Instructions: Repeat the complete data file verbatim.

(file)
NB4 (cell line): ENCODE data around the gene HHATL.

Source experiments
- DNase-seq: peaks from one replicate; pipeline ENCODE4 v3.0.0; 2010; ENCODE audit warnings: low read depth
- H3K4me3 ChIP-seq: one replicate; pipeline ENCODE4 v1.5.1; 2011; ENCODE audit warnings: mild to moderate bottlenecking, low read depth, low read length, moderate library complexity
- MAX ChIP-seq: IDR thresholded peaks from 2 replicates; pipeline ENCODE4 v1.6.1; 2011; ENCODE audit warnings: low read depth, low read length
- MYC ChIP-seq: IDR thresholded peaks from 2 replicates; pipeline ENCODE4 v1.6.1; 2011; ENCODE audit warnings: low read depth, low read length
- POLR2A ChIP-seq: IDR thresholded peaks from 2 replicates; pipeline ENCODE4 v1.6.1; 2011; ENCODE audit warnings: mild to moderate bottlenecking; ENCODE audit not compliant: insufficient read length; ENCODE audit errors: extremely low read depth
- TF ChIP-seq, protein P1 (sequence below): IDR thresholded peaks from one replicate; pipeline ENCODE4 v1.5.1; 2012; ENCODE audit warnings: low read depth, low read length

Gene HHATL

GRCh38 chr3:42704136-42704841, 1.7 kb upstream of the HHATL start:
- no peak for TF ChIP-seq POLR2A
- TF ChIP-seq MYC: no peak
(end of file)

NB4 (cell line): ENCODE data around the gene HHATL.

Source experiments
- DNase-seq: peaks from one replicate; pipeline ENCODE4 v3.0.0; 2010; ENCODE audit warnings: low read depth
- H3K4me3 ChIP-seq: one replicate; pipeline ENCODE4 v1.5.1; 2011; ENCODE audit warnings: mild to moderate bottlenecking, low read depth, low read length, moderate library complexity
- MAX ChIP-seq: IDR thresholded peaks from 2 replicates; pipeline ENCODE4 v1.6.1; 2011; ENCODE audit warnings: low read depth, low read length
- MYC ChIP-seq: IDR thresholded peaks from 2 replicates; pipeline ENCODE4 v1.6.1; 2011; ENCODE audit warnings: low read depth, low read length
- POLR2A ChIP-seq: IDR thresholded peaks from 2 replicates; pipeline ENCODE4 v1.6.1; 2011; ENCODE audit warnings: mild to moderate bottlenecking; ENCODE audit not compliant: insufficient read length; ENCODE audit errors: extremely low read depth
- TF ChIP-seq, protein P1 (sequence below): IDR thresholded peaks from one replicate; pipeline ENCODE4 v1.5.1; 2012; ENCODE audit warnings: low read depth, low read length

Gene HHATL

GRCh38 chr3:42704136-42704841, 1.7 kb upstream of the HHATL start:
- no peak for TF ChIP-seq POLR2A
- TF ChIP-seq MYC: no peak